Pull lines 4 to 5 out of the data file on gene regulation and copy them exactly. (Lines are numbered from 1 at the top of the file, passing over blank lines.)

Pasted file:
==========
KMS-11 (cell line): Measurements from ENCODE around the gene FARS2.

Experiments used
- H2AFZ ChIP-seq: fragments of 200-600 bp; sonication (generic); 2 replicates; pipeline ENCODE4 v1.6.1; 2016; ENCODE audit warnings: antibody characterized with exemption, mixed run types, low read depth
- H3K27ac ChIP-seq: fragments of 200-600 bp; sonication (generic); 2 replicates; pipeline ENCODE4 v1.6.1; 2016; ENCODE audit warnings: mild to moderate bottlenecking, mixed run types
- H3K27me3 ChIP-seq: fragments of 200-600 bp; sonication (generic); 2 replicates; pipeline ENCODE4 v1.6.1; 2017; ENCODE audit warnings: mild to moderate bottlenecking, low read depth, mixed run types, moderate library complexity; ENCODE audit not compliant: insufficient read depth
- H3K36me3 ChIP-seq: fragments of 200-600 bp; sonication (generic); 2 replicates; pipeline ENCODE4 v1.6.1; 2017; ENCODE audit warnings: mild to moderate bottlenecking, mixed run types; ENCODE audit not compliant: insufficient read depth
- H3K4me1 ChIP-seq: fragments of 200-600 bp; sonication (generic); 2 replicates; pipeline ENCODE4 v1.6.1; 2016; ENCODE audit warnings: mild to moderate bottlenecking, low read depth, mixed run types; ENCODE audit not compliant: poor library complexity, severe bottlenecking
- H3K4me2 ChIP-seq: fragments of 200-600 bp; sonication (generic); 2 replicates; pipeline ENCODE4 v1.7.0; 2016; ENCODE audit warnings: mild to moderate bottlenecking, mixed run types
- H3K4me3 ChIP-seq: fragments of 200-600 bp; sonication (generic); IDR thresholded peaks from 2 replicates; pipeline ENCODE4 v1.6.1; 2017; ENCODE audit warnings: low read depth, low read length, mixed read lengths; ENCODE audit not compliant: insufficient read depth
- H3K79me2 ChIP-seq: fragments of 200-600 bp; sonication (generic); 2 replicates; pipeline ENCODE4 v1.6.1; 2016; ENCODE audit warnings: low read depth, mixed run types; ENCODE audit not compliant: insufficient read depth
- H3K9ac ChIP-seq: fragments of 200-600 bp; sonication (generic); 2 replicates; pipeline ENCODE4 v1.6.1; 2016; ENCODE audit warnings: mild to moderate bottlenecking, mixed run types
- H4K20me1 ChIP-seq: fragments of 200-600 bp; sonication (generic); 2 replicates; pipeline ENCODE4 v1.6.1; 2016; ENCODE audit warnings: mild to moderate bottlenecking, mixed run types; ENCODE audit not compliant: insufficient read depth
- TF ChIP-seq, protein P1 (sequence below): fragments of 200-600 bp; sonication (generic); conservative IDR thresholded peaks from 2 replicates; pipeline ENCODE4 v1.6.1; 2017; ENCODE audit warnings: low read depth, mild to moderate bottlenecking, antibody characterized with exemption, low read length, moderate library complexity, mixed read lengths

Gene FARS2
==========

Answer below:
- H3K27ac ChIP-seq: fragments of 200-600 bp; sonication (generic); 2 replicates; pipeline ENCODE4 v1.6.1; 2016; ENCODE audit warnings: mild to moderate bottlenecking, mixed run types
- H3K27me3 ChIP-seq: fragments of 200-600 bp; sonication (generic); 2 replicates; pipeline ENCODE4 v1.6.1; 2017; ENCODE audit warnings: mild to moderate bottlenecking, low read depth, mixed run types, moderate library complexity; ENCODE audit not compliant: insufficient read depth